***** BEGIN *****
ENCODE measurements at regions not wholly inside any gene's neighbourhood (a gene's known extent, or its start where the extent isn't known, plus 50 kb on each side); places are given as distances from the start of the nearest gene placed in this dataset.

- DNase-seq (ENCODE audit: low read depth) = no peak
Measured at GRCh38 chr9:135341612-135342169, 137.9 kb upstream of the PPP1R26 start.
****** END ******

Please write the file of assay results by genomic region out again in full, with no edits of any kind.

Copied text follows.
ENCODE measurements at regions not wholly inside any gene's neighbourhood (a gene's known extent, or its start where the extent isn't known, plus 50 kb on each side); places are given as distances from the start of the nearest gene placed in this dataset.

- DNase-seq (ENCODE audit: low read depth) = no peak
Measured at GRCh38 chr9:135341612-135342169, 137.9 kb upstream of the PPP1R26 start.